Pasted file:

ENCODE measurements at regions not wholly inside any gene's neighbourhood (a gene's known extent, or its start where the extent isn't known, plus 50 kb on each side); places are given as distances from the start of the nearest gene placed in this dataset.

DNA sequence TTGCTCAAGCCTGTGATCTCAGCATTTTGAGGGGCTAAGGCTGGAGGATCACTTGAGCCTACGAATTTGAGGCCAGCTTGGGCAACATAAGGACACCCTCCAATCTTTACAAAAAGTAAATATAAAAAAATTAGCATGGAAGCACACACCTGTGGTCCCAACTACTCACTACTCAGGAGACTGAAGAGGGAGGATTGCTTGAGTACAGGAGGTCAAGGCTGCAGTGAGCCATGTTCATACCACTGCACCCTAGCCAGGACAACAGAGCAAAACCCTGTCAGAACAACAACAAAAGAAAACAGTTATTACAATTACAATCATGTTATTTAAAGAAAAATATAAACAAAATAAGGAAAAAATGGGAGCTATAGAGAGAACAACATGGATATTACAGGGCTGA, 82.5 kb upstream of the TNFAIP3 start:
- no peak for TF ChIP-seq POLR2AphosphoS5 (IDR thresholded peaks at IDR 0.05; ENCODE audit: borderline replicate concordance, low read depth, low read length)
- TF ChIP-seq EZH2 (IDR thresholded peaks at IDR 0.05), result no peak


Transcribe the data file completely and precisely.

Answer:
ENCODE measurements at regions not wholly inside any gene's neighbourhood (a gene's known extent, or its start where the extent isn't known, plus 50 kb on each side); places are given as distances from the start of the nearest gene placed in this dataset.

DNA sequence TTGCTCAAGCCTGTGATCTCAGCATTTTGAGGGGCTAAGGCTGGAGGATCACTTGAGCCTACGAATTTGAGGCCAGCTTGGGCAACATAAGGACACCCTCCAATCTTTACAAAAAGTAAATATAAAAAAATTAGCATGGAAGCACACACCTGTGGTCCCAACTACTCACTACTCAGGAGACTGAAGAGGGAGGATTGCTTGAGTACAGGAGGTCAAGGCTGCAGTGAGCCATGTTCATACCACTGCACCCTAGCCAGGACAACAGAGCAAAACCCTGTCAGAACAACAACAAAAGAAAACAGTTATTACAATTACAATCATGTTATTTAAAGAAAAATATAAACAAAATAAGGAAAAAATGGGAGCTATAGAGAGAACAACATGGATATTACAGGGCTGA, 82.5 kb upstream of the TNFAIP3 start:
- no peak for TF ChIP-seq POLR2AphosphoS5 (IDR thresholded peaks at IDR 0.05; ENCODE audit: borderline replicate concordance, low read depth, low read length)
- TF ChIP-seq EZH2 (IDR thresholded peaks at IDR 0.05), result no peak